The death of Edward the Fourth, and the deposition of his son, changed the fortunes of his daughters. Instead of becoming Queen of Scotland, Cecily Plantagenet married John Viscount Welles, an especial favorite and uncle of the half-blood of Henry the Seventh (31), through whose influence he obtained her hand. It has not been discovered when their marriage took place, but it must have been before December, 1487, as at the festival of Christmas in that year, when the Heralds "cried" the guests into court, they addressed her in these words, "Largesse, de noble Preincesse la sur de le Reyne notre soveraigne dame, et Comtesse de Wellys," and Lord Welles is stated to have given "for him and my lady wife" twenty shillings (32). In the 7th Henry VII., 1491-2, an act of parliament was passed which recited that the Viscount promised on marrying Lady Cecily to settle certain lands on her and the heirs of their bodies, out of the estates to which he was restored in the 1st Henry VII.; but as he was then about to accompany the King in his voyage royal, it was enacted, to avoid expense, that they should hold the lands in question to them and the heirs of his body (33). In the 19th Henry VII., 1502, after the viscount's decease, another settlement was made securing those lands to her for life (34). At the christening of her nephew Prince Arthur, at Winchester, on the 24th of September, 1486, Lady Welles carried him to the font, he being wrapped in a mantle of crimson cloth of gold, furred with ermine, with a train, which was borne by the Marchioness of Dorset (35). When her sister was crowned, she was in immediate attendance on her person, and supported her train during the whole ceremony (36).
would still lik
Viscount Welles died on the 9th February, 1498-9, and had issue two daughters, Elizabeth and Anne, who both died young, and their mother married to her second husband, a gentleman of the name of Kyme, of Lincolnshire. At the marriage of Katherine of Aragon to Arthur, Prince of Wales, Lady Welles bore the princess' train (37).

It is not a little remarkable that the precise date of the birth, of the marraige, of the baptismal name of the second husband, and even of the death of Princess Cecily, the sister-in-law of one King and aunt of another, should never have been ascertained. An entry on the 13th May, 1502, of her having lent her sister the Queen 4l. 13s. 4d. on some occasion, is the only notice which is to be found of her in the Privy Purse Expenses of that year. In those of Henry the Seventh, from 1492 to 1505, her name does not occur; and this account of her, imperfect as it is, must be closed with the remark, that she is said to have died at Quarera, in the Isle of Wight (38).  from the Richard III site

And then I found this: Cecily married THOMAS OF ISLE OF WIGHT KYME, Bef. January 1503/04 and that would be the reason She was buried at this Abbey on the Isle of Wight.

Are there any sources that indicate this was a love match?

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Offline Mari

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Re: Yorkist Princesses
« Reply #55 on: September 19, 2007, 05:19:51 AM »
Let me put this another way.  I would like to read any good historical material or primary source material that indicate that the last Marriage of Cecily of York was a love match. I also would like to read any recommended Material about Elizabeth Woodville's personality....I have found comments on her Beauty and even Edward IV's great passion for her when he met her...and of course there are garment records etc. on the Richard III site but nothing to describe her actual personality. I know that She is off topic  but the same People that are interested in the Daughter will be interested in the Mother. :)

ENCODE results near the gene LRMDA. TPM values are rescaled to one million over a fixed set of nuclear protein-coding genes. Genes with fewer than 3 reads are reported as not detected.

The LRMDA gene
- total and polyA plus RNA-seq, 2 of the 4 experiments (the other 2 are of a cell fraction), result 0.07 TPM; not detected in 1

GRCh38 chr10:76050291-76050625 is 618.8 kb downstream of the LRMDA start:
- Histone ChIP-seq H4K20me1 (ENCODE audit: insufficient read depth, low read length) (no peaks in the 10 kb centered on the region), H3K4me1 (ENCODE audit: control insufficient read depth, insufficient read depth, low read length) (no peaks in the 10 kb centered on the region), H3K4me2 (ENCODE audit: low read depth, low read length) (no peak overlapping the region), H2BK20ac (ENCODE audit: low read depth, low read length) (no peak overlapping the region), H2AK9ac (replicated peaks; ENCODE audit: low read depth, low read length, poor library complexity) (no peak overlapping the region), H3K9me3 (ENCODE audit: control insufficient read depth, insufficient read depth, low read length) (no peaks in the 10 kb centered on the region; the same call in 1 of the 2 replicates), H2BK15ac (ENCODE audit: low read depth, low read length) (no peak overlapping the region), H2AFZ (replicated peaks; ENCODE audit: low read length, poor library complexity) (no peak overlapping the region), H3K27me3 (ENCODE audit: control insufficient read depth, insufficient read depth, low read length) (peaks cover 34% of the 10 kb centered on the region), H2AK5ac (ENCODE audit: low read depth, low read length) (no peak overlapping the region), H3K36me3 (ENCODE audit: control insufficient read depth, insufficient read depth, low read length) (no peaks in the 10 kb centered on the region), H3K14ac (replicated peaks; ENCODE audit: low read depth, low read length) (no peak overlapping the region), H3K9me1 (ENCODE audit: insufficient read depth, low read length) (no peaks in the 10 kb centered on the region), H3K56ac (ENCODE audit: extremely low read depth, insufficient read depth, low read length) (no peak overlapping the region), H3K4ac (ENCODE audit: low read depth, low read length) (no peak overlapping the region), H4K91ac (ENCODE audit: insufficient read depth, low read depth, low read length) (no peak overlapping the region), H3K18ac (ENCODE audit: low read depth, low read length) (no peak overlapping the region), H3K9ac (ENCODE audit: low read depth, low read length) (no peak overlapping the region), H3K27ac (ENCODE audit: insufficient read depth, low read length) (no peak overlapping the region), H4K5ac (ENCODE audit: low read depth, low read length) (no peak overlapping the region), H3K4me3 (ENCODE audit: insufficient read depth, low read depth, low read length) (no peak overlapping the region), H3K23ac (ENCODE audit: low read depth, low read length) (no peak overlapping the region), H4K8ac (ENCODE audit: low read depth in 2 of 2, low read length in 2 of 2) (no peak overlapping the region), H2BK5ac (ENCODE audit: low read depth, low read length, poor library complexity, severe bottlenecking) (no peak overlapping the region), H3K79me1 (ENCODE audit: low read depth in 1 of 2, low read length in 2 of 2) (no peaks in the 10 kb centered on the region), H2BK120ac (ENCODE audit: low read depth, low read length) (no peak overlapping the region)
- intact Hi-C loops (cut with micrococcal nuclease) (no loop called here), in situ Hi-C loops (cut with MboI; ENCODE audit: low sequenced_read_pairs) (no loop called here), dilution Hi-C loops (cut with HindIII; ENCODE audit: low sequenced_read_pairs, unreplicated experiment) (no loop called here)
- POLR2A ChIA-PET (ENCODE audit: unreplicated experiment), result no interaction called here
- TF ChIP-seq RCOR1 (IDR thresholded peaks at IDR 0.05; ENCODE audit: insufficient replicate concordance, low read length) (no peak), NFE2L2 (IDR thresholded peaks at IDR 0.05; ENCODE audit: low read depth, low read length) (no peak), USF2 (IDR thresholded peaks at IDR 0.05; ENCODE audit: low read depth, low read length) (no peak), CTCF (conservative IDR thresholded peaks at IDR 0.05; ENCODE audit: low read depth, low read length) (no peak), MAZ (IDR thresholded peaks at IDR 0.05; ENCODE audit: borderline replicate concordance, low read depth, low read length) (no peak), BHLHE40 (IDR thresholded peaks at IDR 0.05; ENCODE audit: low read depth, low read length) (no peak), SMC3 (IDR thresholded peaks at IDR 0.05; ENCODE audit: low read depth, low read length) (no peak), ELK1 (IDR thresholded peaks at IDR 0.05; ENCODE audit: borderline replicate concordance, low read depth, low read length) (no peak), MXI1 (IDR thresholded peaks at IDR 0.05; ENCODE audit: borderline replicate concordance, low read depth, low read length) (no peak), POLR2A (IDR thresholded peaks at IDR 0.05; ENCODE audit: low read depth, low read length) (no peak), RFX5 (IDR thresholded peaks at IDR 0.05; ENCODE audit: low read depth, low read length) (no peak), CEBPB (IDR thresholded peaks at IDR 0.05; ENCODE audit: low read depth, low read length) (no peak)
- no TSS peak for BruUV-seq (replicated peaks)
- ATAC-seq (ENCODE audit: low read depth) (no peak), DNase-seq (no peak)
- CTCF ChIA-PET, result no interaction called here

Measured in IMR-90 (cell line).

Offline Kimberly

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Re: Yorkist Princesses
« Reply #56 on: September 19, 2007, 05:41:13 AM »
Mari, I honestly don't think that you will find any primary source material that would indicate a love match. This sort of thing wasn't "of interest" in those times.Females were relatively unimportant chattels that belonged to their parents and then belonged to their husbands. So unimportant that quite often, even dates of birth were not reported (Anne Boleyn is a good example here).
A good bio of Elizabeth Woodville is ;
Elizabeth Woodville, Mother of the Princes in the Tower. by David Baldwin. The appendices (?spelling) are of particular interest
http://www.amazon.co.uk/Elizabeth-Woodville-David-Baldwin/dp/0750927747/ref=sr_1_2/026-7364500-0215629?ie=UTF8&s=books&qid=1190198238&sr=1-2

There is also a bio on Anne Neville by Michael Hicks which, although IMHO is badly written and terribly biased (he constantly refers to Richard III as a serial incestor), has some excellent information on the treatment of women, the concepts of marriage, religious attitudes etc.
« Last Edit: September 19, 2007, 05:48:56 AM by Kimberly »
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Offline Mikestone

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Re: Yorkist Princesses
« Reply #57 on: February 21, 2008, 02:13:55 AM »
Prince Christopher.

From what I can gather, the (marital) problem for Edward IV's daughters was their penny-pinching father, and his reluctance to provide them with decent dowries. Iirc, Charles Ross comments at on point that Edward's highest ambition in life seemed to be to get important European princes to take his daughters with no dowries.

It is curious that Henry VII has such a reputation for parsimony. From what I can see, Edward IV was much worse in that respect.

Offline Mari

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Re: Yorkist Princesses
« Reply #58 on: February 21, 2008, 07:18:31 AM »
Why do you think so specifically? Would love to know what you read and where... :)

Offline matt99

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Re: Yorkist Princesses
« Reply #59 on: February 24, 2008, 06:47:06 AM »
I have read, in the Lives of the Queens of England by Agnes Strickland, that Mary (1467-82) daughter of Edward IV died young & was buried in St George's Chapel, Windsor. Strickland go's on to say that in the a few hundred years her tomb was opened and she was so well preserved that as soon as the air hit her eye balls they turned to dust. I will have to go the Library & check for the full story. It is in the Elizabeth Woodville Section of the book from what I can remember.

Anyone else heard or read of this?